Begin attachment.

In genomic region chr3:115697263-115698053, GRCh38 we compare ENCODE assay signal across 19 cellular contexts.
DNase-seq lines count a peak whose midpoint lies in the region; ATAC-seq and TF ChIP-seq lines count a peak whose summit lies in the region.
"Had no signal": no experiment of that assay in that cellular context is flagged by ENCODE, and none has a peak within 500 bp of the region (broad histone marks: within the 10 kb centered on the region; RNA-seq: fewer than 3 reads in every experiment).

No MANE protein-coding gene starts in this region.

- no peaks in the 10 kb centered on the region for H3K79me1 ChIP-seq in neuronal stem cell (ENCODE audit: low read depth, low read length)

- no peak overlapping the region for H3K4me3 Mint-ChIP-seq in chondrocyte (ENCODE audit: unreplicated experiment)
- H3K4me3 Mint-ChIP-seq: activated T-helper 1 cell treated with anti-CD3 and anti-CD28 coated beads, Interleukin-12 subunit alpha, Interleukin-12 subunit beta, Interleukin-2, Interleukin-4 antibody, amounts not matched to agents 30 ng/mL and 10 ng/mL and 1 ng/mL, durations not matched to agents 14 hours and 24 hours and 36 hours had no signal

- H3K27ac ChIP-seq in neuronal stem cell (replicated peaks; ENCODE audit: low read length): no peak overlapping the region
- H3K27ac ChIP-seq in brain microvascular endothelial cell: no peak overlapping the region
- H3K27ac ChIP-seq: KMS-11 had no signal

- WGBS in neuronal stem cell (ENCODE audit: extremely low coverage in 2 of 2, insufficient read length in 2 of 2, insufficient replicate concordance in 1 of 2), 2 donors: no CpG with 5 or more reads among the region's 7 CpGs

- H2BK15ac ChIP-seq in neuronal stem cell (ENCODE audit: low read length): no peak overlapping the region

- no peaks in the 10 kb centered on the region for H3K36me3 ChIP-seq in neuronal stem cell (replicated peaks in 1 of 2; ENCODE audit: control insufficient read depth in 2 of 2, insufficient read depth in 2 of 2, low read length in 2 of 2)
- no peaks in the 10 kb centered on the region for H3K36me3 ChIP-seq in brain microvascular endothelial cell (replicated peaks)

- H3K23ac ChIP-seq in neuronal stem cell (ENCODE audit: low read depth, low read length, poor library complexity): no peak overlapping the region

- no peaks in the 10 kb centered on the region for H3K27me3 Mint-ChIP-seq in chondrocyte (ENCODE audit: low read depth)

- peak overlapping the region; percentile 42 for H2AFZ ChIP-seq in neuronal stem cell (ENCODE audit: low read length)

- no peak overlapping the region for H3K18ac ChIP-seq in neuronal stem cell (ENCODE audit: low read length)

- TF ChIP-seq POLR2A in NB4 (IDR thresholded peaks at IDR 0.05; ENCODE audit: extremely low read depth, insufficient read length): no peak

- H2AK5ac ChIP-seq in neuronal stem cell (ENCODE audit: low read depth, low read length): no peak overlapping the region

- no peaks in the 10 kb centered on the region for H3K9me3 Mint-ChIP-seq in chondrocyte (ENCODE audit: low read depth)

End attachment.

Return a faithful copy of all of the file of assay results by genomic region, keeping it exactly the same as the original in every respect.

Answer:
In genomic region chr3:115697263-115698053, GRCh38 we compare ENCODE assay signal across 19 cellular contexts.
DNase-seq lines count a peak whose midpoint lies in the region; ATAC-seq and TF ChIP-seq lines count a peak whose summit lies in the region.
"Had no signal": no experiment of that assay in that cellular context is flagged by ENCODE, and none has a peak within 500 bp of the region (broad histone marks: within the 10 kb centered on the region; RNA-seq: fewer than 3 reads in every experiment).

No MANE protein-coding gene starts in this region.

- no peaks in the 10 kb centered on the region for H3K79me1 ChIP-seq in neuronal stem cell (ENCODE audit: low read depth, low read length)

- no peak overlapping the region for H3K4me3 Mint-ChIP-seq in chondrocyte (ENCODE audit: unreplicated experiment)
- H3K4me3 Mint-ChIP-seq: activated T-helper 1 cell treated with anti-CD3 and anti-CD28 coated beads, Interleukin-12 subunit alpha, Interleukin-12 subunit beta, Interleukin-2, Interleukin-4 antibody, amounts not matched to agents 30 ng/mL and 10 ng/mL and 1 ng/mL, durations not matched to agents 14 hours and 24 hours and 36 hours had no signal

- H3K27ac ChIP-seq in neuronal stem cell (replicated peaks; ENCODE audit: low read length): no peak overlapping the region
- H3K27ac ChIP-seq in brain microvascular endothelial cell: no peak overlapping the region
- H3K27ac ChIP-seq: KMS-11 had no signal

- WGBS in neuronal stem cell (ENCODE audit: extremely low coverage in 2 of 2, insufficient read length in 2 of 2, insufficient replicate concordance in 1 of 2), 2 donors: no CpG with 5 or more reads among the region's 7 CpGs

- H2BK15ac ChIP-seq in neuronal stem cell (ENCODE audit: low read length): no peak overlapping the region

- no peaks in the 10 kb centered on the region for H3K36me3 ChIP-seq in neuronal stem cell (replicated peaks in 1 of 2; ENCODE audit: control insufficient read depth in 2 of 2, insufficient read depth in 2 of 2, low read length in 2 of 2)
- no peaks in the 10 kb centered on the region for H3K36me3 ChIP-seq in brain microvascular endothelial cell (replicated peaks)

- H3K23ac ChIP-seq in neuronal stem cell (ENCODE audit: low read depth, low read length, poor library complexity): no peak overlapping the region

- no peaks in the 10 kb centered on the region for H3K27me3 Mint-ChIP-seq in chondrocyte (ENCODE audit: low read depth)

- peak overlapping the region; percentile 42 for H2AFZ ChIP-seq in neuronal stem cell (ENCODE audit: low read length)

- no peak overlapping the region for H3K18ac ChIP-seq in neuronal stem cell (ENCODE audit: low read length)

- TF ChIP-seq POLR2A in NB4 (IDR thresholded peaks at IDR 0.05; ENCODE audit: extremely low read depth, insufficient read length): no peak

- H2AK5ac ChIP-seq in neuronal stem cell (ENCODE audit: low read depth, low read length): no peak overlapping the region

- no peaks in the 10 kb centered on the region for H3K9me3 Mint-ChIP-seq in chondrocyte (ENCODE audit: low read depth)